What happens at Charles' accession as he is officially proclaimed King

Perhaps the most significant event of today, following the Queen’s death on Thursday, is King Charles III’s accession, which will be televised for the first time ever.

Flags will be briefly raised to full mast and the King will meet the Prime Minister and hold a meeting of the Privy Council.

  • From 10am, the new monarch will be proclaimed at the Accession Council in the state apartments at St James’s Palace in London.

The Accession Council’s work is widely considered to be the first official orders of business of a new reign.

The event will be divided into two parts and attended by members of the Privy Council.

In the first part, the Council will proclaim the King and formally approve various consequential orders, including the arrangements for the Proclamation, without the King present. Charles actually became King the moment his mother died.

  • Then, Charles will hold his first Privy Council meeting.

Queen Elizabeth II dead: What happens next?

Her Majesty Queen Elizabeth II has died after 70 years on the throne, her death announced by Buckingham Palace on September 8, 2022.

She died at the age of 96 at her home in Balmoral, with her son, the now King Charles, and daughter Princess Anne by her side.

  • King Charles III addresses the nation for the first time
  • What happens next following the death of the Queen?
  • Britain officially enters period of mourning after death of Queen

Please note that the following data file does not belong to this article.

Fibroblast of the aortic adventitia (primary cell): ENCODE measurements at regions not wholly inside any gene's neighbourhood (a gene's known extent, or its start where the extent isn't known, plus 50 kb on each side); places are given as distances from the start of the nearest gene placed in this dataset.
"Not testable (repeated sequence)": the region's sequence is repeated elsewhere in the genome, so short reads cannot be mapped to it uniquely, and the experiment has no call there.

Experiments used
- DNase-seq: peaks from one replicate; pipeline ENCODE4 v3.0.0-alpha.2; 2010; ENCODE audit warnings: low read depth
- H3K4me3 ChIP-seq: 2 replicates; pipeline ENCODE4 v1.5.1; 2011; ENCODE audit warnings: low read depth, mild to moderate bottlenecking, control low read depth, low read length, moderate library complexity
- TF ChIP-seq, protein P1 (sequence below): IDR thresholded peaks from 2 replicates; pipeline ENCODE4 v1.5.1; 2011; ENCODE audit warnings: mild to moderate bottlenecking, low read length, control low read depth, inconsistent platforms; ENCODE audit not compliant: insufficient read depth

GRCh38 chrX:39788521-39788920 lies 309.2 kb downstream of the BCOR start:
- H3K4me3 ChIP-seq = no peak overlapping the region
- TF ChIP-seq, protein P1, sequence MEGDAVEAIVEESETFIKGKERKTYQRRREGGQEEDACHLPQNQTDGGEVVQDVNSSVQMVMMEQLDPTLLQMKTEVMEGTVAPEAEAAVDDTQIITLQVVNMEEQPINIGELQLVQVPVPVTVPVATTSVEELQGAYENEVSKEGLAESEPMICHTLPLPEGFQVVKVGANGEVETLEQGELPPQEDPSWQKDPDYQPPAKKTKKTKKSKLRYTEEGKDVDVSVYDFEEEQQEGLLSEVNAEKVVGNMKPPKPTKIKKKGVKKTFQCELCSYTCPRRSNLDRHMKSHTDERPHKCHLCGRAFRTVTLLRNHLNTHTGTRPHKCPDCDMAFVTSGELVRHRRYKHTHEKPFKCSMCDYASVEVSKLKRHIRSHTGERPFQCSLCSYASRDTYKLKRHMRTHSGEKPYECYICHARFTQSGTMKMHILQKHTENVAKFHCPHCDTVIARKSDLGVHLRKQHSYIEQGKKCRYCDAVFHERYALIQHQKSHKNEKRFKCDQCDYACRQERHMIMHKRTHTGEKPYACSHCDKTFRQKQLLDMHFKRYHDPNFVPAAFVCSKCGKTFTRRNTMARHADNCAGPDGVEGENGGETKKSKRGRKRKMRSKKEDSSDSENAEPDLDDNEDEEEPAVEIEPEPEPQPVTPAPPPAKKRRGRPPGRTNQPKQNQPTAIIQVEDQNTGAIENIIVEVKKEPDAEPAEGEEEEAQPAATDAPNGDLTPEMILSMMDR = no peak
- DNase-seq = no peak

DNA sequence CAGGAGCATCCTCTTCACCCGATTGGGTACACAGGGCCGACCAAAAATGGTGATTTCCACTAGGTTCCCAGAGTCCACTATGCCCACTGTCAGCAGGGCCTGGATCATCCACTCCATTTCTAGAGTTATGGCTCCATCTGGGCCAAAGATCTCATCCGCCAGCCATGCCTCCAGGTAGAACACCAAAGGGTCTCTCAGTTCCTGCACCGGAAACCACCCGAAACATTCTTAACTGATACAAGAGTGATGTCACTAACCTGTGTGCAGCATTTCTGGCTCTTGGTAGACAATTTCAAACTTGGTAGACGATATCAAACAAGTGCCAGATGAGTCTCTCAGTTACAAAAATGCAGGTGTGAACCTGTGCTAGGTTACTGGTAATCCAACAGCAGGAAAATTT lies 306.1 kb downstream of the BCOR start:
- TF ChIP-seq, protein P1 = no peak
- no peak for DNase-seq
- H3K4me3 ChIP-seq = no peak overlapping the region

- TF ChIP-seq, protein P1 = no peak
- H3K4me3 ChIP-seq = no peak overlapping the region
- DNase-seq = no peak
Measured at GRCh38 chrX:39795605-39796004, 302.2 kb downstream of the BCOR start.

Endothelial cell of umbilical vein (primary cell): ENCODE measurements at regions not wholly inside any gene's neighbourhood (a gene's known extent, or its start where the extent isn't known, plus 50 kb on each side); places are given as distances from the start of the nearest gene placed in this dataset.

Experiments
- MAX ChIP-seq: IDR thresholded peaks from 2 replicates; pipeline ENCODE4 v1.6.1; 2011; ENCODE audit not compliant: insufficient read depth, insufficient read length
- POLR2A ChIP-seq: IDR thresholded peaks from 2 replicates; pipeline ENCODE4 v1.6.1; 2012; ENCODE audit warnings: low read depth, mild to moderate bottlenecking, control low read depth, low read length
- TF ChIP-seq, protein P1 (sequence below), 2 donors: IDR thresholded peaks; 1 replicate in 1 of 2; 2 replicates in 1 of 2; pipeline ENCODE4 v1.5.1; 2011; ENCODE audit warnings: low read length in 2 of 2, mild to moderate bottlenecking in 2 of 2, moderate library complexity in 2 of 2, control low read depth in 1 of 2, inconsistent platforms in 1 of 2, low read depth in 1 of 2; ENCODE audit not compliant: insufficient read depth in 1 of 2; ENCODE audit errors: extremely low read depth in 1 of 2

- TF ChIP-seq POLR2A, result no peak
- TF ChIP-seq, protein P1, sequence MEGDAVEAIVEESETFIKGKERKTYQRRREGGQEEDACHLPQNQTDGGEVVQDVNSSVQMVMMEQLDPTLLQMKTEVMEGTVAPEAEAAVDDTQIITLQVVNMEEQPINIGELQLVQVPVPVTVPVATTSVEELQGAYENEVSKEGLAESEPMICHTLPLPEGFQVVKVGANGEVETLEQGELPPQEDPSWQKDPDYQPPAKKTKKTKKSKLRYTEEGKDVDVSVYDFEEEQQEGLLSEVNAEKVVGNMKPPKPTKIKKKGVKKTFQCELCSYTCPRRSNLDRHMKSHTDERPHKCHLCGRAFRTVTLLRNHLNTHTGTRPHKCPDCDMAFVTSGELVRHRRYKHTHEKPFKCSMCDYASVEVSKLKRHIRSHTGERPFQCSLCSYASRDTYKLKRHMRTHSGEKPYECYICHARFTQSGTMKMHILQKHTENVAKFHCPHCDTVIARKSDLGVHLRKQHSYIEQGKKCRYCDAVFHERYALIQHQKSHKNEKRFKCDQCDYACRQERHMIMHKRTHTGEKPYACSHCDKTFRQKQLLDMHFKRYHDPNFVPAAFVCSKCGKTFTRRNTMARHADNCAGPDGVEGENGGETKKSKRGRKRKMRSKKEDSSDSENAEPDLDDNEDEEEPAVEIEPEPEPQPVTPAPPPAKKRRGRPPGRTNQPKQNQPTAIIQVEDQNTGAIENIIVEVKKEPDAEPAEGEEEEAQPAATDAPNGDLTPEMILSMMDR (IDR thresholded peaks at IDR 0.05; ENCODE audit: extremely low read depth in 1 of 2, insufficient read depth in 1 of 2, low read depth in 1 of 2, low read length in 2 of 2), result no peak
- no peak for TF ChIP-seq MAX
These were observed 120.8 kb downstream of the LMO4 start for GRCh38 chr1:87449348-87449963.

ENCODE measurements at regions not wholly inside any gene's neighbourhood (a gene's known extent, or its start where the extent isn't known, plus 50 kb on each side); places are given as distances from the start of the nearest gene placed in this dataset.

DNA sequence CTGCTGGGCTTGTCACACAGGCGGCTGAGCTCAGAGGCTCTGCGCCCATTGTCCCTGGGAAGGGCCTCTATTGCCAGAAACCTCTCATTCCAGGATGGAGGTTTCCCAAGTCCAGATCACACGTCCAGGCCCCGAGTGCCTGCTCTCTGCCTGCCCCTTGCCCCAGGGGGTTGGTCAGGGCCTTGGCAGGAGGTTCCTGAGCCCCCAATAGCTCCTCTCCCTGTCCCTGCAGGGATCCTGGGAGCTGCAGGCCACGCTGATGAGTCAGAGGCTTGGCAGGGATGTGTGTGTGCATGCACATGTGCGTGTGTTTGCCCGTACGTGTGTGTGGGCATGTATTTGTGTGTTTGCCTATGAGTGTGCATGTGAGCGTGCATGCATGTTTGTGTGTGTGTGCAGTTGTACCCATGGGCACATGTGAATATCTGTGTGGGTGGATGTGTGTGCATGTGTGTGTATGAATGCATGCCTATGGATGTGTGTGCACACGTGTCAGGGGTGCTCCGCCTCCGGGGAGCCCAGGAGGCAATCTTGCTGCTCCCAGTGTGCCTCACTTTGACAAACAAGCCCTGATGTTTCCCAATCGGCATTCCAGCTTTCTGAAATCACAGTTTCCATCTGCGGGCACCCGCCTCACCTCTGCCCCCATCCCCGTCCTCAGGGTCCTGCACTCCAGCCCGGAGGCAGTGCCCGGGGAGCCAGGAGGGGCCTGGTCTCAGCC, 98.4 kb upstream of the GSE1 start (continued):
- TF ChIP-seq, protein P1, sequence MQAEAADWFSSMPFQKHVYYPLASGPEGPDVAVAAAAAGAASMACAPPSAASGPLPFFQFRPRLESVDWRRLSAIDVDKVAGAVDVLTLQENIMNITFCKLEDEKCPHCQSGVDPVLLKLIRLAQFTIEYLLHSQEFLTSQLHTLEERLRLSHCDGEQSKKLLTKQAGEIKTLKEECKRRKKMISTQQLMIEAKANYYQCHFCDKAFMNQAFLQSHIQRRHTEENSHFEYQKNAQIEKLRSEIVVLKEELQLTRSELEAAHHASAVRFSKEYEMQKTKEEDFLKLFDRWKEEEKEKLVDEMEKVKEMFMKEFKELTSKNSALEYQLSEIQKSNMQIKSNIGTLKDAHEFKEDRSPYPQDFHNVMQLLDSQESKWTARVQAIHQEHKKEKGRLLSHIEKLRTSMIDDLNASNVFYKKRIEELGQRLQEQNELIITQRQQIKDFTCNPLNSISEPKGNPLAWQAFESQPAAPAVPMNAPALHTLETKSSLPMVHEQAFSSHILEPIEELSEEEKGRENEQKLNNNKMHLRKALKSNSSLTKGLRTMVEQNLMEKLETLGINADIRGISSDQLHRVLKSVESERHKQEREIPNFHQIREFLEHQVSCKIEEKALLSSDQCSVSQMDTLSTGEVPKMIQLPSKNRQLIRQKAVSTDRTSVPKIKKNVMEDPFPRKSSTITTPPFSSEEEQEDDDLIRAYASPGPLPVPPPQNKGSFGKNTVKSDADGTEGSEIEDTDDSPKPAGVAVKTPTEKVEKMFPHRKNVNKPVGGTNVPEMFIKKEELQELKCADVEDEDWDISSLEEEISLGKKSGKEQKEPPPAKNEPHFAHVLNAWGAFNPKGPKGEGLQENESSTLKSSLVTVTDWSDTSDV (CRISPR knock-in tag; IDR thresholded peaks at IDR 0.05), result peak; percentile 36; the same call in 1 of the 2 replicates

• King Charles coronation: When might it be and will it be a bank holiday?
  • Map shows procession route for Queen lying in state

Follow Metro.co.uk’s live blog for the latest updates, and sign Metro.co.uk’s book of condolence to Her Majesty here.

The King will make his declaration and read and sign an oath to uphold the security of the Church in Scotland and approve orders in the council to allow normal Government functions to continue.

Camilla, the Queen Consort, and William, the new Prince of Wales, will accompany Charles as privy counsellors.

It is one of a number of events being held today, two days on from the day of Queen Elizabeth II. It is officially known as D-Day +1 or D+1.  

That is because plans were shifted a day forward due to the announcement coming relatively late on Thursday, at around 6.30pm.

  • At 11am the ‘Principal Proclamation’ is due to be read publicly from the balcony overlooking Friary Court at St James’s Palace.

The proclamation will be read by the Garter King of Arms, accompanied by the Earl Marshal, other Officers of Arms and the Serjeants at Arms.

This will be the first public reading of the proclamation.

  • That will allow flags to fly at full-mast from 11am for about 24 hours, as a salute to the new King.

It will last until one hour after the proclamations are made in Scotland, Northern Ireland and Wales. They will then return to half-mast in mourning for the Queen.

  • Gun salutes will also take place at Hyde Park and the Tower of London at 11am.
  • Then, at midday, a second proclamation will be read at the Royal Exchange in London.
  • Further proclamations will be read in Scotland, Northern Ireland and Wales at 12pm tomorrow.
  • Further tributes to the Queen will flow in from the House of Commons and House of Lords from 1pm.
  • Around mid-afternoon today, the King will hold audiences with the PM Liz Truss and her Cabinet.
  • Both Court morning for members of the royal family and their households and national mourning, continue today.

The Government is expected to confirm the length of national mourning today. It is expected to be around 12 days in total, until the day after the Queen’s funeral, which could be Monday, September 18.

The state funeral is highly likely to be made a public holiday as a Day of National Mourning.

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